Inequality has also been thrown into sharper relief by the virility of this tragic pandemic. Social distancing is effectively a regressive tax. At the same time, the absence of widespread healthcare has widespread consequences, irrespective of individual wealth or income. “No-one is safe until everyone is safe”, is now a common refrain. On this backdrop, many might reassess the cost-benefit of higher tax rates and a wider tax net. The very concept of financial wealth as a store of value rests on an implicit social contract which is not unalterable.
6. Globalisation with local characteristics
In the words of a G7 foreign minister, “This crisis has realigned food diplomacy, health diplomacy and supply-chain diplomacy”. Embassies around the world have been working on repatriating citizens and ensuring that certain hubs remain open for key cargo. New partnerships are emerging, and old institutions are re-tested for fitness. On 22 April 2020, Singapore’s foreign minister personally went to the airport to receive a shipment of essential supplies from New Zealand. This follows the two countries signing a declaration on supply-chain connectivity (along with seven others including Chile and Canada). In South Asia, India is engaged in a bit of “Covid diplomacy” sending in-demand medicines to neighbouring countries and allowing exports to the West only upon heavy requests. Over in the West, members of the European Union are debating the extent to which they would pool fiscal capacities to support a joint fund for post-Covid recovery. Every country everywhere is having to reassess where they wish to sit on the global-local spectrum.
7. Value of inefficiency
It is also clear that over-optimised, hyper-efficient supply chains can be costly in terms of diminished resilience against shocks. Agility, modularity, optionality and even some duplication will need to be factored into the design of supply chains. In this new calculus, technologies such as vertical farms might be seen as more viable. “National interest” may be invoked more readily for decisions around the deployment of 5G technology or bail-out of American energy firms for example.
8. Emerging markets and debt relief
The outright taboo around capital controls was already dented in 2012 when the IMF reversed its earlier stance and supported their use “as a last resort, imposed selectively on capital inflows, and on a temporary basis”. In practice, the experience of Malaysia and Iceland, and administrative controls in large economies such as India and China have made capital flow restrictions more acceptable. At the same time, academic work (by Helene Rey and Hyun Shin, for example) has highlighted that floating exchange rates may neither insulate against western monetary policy nor self-correct in the presence of global factors.
In the current crisis, the IIF reports record outflows of capital from emerging markets along with weakening currencies. A record 102 countries have applied to the IMF for emergency funding. The G20 countries have agreed to temporarily freeze bilateral government loan repayments for low-income countries and have urged private creditors to participate in the plan. The response from private creditors so far is to treat each debtor on a case by case basis. Overall, coordinated international assistance for emerging economies have not yet demonstrated the requisite imagination, especially when compared to the taboo-breaking decisive action taken in the domestic arena.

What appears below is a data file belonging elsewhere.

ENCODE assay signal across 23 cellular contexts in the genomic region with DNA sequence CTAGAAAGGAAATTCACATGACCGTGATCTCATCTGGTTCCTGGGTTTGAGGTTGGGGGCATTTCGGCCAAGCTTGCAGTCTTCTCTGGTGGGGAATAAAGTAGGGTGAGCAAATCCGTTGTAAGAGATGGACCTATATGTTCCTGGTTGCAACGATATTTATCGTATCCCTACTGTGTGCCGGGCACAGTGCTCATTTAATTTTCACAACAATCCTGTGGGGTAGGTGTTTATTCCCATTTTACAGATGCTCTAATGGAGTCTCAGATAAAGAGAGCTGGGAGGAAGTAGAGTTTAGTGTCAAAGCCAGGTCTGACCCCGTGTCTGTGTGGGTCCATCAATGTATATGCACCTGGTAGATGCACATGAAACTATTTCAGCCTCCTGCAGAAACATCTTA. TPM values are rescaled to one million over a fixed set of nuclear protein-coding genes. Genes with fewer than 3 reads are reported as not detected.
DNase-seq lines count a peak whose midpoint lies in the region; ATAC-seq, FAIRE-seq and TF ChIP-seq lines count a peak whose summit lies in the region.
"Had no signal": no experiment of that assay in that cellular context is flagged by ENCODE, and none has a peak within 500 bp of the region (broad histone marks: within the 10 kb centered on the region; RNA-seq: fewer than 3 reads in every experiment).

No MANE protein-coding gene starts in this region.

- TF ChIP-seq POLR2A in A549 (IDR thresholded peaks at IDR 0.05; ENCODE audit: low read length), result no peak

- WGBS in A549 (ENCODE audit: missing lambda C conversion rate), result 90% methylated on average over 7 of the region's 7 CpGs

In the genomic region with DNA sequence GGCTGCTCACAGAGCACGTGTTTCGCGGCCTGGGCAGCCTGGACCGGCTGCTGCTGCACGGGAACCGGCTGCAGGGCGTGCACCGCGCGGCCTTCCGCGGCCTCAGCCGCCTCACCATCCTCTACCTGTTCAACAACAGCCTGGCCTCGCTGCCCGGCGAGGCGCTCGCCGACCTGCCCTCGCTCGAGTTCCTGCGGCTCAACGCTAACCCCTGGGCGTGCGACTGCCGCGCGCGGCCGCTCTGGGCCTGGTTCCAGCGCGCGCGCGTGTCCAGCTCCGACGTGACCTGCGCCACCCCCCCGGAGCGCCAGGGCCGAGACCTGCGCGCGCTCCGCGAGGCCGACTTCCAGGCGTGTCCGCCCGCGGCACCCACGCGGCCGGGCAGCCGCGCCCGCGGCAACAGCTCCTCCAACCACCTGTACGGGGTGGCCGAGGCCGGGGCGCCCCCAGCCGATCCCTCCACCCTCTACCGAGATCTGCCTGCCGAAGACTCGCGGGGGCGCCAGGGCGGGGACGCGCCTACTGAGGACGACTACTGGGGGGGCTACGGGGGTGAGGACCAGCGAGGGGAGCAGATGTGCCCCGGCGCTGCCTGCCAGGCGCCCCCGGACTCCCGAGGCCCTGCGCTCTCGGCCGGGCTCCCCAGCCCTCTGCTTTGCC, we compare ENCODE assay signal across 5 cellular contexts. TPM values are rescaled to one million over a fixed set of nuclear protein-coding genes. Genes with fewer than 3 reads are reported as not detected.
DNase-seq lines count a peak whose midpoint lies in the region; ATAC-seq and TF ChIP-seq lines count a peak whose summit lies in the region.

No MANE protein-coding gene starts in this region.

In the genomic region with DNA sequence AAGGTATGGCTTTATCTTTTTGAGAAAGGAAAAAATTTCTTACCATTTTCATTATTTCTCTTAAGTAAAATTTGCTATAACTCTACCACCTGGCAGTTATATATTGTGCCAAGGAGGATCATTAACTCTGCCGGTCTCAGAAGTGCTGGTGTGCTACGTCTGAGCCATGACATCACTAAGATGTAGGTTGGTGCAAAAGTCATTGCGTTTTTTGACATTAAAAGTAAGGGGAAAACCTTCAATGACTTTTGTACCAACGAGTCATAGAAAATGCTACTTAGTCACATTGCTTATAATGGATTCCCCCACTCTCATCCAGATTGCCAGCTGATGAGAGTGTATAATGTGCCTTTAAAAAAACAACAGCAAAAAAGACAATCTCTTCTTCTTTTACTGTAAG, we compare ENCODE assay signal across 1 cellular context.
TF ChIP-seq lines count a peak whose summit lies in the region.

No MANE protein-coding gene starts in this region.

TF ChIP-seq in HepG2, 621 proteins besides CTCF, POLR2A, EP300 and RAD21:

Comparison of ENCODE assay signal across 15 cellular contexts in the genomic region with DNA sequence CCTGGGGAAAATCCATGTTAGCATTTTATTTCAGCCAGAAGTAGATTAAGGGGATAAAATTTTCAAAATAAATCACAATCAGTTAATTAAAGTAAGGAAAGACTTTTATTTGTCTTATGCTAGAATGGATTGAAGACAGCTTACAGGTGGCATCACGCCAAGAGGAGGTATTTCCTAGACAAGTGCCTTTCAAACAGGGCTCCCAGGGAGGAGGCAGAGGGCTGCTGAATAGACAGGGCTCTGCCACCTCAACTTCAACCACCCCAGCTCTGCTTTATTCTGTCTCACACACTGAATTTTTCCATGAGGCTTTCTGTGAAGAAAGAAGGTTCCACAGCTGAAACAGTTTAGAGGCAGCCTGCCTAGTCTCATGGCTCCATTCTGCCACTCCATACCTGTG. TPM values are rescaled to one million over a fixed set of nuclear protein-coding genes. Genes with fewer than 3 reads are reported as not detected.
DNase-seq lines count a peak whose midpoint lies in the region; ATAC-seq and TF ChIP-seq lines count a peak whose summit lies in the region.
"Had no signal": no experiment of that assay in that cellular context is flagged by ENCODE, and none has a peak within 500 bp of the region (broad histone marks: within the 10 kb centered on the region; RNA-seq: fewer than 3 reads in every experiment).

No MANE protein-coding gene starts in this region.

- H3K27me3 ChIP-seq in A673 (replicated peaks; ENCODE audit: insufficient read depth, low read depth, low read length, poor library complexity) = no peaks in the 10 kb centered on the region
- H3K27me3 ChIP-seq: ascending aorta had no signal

9. National chief risk officer in the cabinet
Having served on the World Economic Forum’s risk response network for several years, I sometimes go back in time to see how risks were perceived and framed in the annual risk report. The 2007 report makes the case for a chief risk officer (CRO) at a national cabinet level, to mirror the equivalent role of enterprise CRO in the private sector. This minister would have her own budget and remit to cut across departmental silos. This would allow for better assessment of trade-offs and use of systems thinking in the design of resilience strategies. At an international level, national CROs could formally meet to coordinate risk mitigation efforts. The 2013 report goes on to detail a framework for national resilience that could be used by the country CRO, based on the five pillars of robustness, redundancy, resourcefulness, response, and recovery.
Over the years, such an approach has been applied to specific subsystems (for example, the financial system or natural disaster management) but appointing a national-level “risk tsar” has not been entertained. As allegations now emerge of table-top simulations of pandemic risks being conducted and subsequently ignored, perhaps governments will revisit the benefits of a senior accountable person in charge of cross-cutting risks.
All in, with fewer ideological constraints and greater degrees of freedom in macroeconomic management, it should be possible to shape a more inclusive economic system in the post COVID-19 world. However, it would require active shaping.
It is imperative that governments take a proactive, intentional and an “industrial strategy” approach to the recovery effort. The task is not just to protect existing jobs in existing businesses but to foster economic sectors of the future and assist with skills transition into the jobs of the future.
This post represents the views of the author and not those of the COVID-19 blog, nor LSE. It first appeared at LSE Business Review.